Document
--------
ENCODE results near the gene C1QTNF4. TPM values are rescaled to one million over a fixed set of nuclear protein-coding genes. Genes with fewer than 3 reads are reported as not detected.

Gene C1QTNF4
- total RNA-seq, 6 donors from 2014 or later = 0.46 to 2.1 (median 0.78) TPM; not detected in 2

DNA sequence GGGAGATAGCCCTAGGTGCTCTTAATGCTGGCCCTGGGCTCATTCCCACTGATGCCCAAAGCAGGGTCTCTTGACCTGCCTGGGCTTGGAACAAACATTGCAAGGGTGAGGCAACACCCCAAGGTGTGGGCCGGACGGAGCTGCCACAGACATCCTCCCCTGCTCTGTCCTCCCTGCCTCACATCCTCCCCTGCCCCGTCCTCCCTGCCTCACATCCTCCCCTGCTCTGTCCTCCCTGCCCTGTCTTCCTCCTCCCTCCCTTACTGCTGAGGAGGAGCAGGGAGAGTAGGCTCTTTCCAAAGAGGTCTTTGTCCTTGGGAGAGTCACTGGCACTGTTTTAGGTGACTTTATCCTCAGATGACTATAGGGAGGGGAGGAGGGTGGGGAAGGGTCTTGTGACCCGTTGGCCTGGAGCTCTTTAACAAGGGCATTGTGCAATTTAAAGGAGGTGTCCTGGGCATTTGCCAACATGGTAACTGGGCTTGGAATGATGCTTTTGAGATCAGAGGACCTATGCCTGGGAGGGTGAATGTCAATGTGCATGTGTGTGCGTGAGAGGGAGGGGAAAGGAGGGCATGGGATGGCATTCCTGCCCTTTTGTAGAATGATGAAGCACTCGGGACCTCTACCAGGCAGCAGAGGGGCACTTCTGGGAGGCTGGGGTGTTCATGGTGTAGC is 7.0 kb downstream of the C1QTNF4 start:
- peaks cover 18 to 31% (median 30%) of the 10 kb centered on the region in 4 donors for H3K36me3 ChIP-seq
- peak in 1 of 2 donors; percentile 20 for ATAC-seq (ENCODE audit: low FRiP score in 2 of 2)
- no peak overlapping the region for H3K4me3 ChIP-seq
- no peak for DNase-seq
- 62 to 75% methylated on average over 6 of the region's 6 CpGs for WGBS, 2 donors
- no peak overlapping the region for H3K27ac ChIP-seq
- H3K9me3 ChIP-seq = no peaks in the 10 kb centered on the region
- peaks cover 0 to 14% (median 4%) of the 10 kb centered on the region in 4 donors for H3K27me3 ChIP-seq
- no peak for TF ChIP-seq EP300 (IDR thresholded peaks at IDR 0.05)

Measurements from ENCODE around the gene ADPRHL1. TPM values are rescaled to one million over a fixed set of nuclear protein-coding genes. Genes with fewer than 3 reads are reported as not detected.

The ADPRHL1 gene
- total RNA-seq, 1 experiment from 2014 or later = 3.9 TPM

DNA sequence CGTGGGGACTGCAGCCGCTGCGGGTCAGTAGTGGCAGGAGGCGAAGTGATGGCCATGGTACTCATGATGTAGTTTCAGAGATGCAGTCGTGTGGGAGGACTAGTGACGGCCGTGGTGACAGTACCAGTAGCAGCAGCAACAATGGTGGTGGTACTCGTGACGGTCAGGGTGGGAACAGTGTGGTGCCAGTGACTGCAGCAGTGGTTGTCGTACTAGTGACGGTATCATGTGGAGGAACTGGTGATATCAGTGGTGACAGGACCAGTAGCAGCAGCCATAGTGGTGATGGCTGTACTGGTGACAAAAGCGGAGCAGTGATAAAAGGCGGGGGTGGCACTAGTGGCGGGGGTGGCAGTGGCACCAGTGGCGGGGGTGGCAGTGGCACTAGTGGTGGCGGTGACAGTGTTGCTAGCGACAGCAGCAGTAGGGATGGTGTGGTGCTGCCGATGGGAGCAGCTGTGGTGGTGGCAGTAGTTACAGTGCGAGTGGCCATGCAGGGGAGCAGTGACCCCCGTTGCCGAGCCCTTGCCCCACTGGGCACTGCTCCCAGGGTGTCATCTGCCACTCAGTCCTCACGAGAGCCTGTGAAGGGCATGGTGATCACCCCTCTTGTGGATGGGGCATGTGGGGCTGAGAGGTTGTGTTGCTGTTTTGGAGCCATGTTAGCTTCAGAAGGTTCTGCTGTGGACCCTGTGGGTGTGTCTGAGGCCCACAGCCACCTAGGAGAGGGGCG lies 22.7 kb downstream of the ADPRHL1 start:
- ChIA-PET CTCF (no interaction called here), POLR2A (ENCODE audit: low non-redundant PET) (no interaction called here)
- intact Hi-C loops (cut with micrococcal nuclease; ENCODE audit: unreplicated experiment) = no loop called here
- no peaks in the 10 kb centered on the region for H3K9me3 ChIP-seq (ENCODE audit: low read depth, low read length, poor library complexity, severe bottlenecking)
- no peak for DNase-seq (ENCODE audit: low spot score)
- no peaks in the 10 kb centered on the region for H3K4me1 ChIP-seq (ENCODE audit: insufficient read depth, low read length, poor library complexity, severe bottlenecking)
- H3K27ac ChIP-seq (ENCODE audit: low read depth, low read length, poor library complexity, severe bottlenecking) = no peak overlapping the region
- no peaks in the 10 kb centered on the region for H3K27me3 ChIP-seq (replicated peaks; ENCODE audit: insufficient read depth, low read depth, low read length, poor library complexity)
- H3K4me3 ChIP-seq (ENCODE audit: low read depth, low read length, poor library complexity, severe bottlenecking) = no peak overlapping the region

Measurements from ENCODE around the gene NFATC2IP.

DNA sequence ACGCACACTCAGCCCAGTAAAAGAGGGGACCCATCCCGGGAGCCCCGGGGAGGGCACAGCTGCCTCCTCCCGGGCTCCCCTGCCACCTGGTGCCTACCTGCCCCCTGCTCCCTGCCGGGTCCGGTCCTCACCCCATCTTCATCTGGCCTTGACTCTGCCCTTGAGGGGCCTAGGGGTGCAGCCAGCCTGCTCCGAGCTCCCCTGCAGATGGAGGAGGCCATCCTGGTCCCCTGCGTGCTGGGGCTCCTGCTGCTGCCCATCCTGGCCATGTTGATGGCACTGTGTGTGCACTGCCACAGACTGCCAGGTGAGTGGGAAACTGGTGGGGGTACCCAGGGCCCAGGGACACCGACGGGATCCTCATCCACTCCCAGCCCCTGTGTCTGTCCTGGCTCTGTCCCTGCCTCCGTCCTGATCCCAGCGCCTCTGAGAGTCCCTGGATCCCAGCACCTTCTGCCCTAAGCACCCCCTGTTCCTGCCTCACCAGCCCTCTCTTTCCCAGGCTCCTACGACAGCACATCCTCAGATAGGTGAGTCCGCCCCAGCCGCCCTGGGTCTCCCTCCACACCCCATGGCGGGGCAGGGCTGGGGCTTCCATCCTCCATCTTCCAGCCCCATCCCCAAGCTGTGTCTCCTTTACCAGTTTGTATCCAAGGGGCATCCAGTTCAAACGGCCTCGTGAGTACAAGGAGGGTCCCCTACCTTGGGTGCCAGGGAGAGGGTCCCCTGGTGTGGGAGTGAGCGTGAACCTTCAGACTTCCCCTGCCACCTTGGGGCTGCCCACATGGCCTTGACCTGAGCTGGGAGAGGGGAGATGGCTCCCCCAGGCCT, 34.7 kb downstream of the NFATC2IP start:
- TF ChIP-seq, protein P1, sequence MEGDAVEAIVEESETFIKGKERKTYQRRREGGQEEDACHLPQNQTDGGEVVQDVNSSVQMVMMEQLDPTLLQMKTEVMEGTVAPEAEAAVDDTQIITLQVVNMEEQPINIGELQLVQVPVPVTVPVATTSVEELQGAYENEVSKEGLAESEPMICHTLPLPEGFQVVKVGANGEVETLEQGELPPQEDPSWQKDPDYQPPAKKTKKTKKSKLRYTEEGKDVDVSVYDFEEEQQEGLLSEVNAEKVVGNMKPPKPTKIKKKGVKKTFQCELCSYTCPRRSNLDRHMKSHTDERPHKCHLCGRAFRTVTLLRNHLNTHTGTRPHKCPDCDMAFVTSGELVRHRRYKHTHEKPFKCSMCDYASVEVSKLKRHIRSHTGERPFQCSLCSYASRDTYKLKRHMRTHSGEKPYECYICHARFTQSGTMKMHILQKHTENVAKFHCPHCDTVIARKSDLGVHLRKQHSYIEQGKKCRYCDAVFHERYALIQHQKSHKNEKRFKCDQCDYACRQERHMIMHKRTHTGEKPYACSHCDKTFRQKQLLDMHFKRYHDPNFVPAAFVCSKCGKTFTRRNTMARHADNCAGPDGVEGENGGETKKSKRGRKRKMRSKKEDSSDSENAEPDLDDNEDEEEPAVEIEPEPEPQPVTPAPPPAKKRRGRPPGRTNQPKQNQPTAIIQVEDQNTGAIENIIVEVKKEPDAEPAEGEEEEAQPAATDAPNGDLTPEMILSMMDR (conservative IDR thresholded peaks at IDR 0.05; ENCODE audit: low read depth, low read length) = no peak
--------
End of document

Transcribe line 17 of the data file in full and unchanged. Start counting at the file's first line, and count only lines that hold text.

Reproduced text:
DNA sequence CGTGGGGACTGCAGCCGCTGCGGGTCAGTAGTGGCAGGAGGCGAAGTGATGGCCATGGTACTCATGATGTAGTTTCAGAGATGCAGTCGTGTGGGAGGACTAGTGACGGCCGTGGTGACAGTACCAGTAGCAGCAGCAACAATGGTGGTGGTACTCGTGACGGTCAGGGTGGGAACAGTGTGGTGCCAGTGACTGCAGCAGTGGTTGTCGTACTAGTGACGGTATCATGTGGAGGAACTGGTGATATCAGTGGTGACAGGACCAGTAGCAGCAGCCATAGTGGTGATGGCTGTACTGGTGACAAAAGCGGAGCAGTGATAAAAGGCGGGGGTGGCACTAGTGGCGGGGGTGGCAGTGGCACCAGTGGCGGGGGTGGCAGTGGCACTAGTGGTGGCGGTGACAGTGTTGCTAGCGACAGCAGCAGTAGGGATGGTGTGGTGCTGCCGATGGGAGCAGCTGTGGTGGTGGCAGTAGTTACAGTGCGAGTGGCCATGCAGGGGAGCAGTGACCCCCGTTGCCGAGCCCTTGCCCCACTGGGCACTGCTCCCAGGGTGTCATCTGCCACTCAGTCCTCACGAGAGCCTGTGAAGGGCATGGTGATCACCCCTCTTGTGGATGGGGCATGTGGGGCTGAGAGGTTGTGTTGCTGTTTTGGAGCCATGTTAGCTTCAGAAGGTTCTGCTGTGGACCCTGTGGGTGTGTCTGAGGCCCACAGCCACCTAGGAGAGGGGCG lies 22.7 kb downstream of the ADPRHL1 start: